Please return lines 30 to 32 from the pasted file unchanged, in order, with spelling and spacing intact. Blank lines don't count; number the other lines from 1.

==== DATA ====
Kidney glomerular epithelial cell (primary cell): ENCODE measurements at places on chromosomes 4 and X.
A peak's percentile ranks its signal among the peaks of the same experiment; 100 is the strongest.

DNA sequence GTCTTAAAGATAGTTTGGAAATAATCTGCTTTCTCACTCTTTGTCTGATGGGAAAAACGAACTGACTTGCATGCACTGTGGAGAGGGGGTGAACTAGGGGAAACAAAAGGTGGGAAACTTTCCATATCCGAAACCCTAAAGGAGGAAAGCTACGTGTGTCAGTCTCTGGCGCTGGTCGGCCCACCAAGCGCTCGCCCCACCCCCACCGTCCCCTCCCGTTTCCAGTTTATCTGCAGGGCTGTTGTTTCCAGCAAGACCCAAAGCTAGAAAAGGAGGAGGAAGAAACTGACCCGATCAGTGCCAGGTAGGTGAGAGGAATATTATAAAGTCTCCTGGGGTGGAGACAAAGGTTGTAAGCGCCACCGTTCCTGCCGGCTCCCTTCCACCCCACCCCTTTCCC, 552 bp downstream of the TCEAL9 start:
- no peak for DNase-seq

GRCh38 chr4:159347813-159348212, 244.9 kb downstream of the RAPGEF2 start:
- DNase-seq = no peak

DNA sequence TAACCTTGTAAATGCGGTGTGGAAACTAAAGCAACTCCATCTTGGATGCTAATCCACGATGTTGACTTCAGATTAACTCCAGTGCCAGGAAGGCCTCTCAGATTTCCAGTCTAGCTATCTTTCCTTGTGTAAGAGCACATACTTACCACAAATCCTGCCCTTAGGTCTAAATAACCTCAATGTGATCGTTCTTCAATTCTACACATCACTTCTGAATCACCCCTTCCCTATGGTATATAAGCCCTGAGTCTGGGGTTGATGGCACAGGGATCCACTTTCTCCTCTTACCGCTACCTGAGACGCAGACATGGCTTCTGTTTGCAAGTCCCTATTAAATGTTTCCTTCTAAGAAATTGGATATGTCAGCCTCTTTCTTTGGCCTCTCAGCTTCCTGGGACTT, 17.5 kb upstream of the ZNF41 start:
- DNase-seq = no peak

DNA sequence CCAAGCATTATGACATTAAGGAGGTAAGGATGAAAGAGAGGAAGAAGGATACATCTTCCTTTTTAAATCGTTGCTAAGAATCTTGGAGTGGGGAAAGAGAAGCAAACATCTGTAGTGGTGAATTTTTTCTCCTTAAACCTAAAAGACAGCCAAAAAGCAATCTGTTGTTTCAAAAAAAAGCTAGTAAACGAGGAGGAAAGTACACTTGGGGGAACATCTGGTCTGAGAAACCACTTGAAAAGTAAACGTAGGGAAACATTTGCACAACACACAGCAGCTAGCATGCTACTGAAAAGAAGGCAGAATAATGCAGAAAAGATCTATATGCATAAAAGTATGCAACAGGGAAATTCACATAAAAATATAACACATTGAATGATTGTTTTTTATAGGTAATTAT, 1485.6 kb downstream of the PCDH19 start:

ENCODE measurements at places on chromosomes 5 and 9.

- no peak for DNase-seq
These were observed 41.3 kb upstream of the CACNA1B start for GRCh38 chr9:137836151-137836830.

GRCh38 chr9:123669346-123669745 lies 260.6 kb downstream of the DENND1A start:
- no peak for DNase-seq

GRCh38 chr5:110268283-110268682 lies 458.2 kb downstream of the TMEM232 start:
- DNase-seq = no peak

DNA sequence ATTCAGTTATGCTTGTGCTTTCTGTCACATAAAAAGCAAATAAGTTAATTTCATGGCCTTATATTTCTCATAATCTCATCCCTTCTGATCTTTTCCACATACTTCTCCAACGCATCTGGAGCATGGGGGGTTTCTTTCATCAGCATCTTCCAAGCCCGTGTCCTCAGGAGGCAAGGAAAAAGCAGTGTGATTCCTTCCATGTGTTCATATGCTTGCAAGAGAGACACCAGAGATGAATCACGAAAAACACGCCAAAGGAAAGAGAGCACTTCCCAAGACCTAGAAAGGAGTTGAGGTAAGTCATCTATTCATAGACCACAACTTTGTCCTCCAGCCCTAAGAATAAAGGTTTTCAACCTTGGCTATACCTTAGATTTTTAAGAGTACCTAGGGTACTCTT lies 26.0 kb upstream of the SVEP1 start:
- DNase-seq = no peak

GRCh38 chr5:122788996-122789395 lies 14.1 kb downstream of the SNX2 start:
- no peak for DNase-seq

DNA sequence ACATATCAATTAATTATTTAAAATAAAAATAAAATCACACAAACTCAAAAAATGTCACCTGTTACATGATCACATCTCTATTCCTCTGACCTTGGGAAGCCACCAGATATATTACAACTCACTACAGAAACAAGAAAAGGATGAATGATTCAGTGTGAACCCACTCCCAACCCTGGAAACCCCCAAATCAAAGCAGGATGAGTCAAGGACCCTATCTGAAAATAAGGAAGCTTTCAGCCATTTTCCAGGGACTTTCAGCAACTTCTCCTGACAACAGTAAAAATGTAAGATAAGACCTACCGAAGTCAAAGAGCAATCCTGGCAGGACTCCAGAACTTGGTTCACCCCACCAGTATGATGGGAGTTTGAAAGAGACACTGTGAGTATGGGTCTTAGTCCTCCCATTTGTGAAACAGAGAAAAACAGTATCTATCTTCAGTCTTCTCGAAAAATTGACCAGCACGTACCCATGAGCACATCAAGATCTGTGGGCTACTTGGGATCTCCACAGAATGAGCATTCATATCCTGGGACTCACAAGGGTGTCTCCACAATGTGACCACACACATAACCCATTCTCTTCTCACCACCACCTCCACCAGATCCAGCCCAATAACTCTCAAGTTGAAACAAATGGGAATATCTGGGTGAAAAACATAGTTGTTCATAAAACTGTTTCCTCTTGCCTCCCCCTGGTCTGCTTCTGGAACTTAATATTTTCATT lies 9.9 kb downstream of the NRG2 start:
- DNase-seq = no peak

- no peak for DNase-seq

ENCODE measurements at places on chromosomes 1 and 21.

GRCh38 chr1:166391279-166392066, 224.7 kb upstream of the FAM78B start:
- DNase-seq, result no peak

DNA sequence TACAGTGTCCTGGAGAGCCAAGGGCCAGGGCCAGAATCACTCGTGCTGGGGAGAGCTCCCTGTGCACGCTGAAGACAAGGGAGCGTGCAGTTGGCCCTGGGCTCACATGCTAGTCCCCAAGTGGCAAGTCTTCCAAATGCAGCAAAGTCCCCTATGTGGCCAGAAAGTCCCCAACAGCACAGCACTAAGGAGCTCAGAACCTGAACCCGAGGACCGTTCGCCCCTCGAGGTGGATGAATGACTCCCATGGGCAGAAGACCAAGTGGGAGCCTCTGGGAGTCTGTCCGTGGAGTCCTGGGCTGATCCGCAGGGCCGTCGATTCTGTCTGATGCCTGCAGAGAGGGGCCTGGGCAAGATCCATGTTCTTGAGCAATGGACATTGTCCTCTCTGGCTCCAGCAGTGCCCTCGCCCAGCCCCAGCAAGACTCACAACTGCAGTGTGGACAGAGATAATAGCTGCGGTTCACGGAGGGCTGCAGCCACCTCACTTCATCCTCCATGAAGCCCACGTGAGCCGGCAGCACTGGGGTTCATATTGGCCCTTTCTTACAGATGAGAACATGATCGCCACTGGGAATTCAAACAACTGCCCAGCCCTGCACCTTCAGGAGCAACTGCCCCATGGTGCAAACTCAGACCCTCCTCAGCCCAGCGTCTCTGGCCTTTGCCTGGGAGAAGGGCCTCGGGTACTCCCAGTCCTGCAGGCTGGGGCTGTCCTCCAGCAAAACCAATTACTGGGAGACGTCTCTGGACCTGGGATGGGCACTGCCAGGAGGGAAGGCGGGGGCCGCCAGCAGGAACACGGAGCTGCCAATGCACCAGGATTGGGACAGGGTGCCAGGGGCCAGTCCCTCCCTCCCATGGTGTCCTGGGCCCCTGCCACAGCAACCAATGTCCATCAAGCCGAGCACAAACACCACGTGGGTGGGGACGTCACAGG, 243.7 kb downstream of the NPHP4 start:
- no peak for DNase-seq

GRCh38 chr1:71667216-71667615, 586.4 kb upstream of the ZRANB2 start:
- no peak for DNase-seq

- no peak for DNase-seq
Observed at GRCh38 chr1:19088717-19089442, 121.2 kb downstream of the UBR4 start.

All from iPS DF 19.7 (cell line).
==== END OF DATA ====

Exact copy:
- no peak for DNase-seq

- no peak for DNase-seq
Observed at GRCh38 chr1:19088717-19089442, 121.2 kb downstream of the UBR4 start.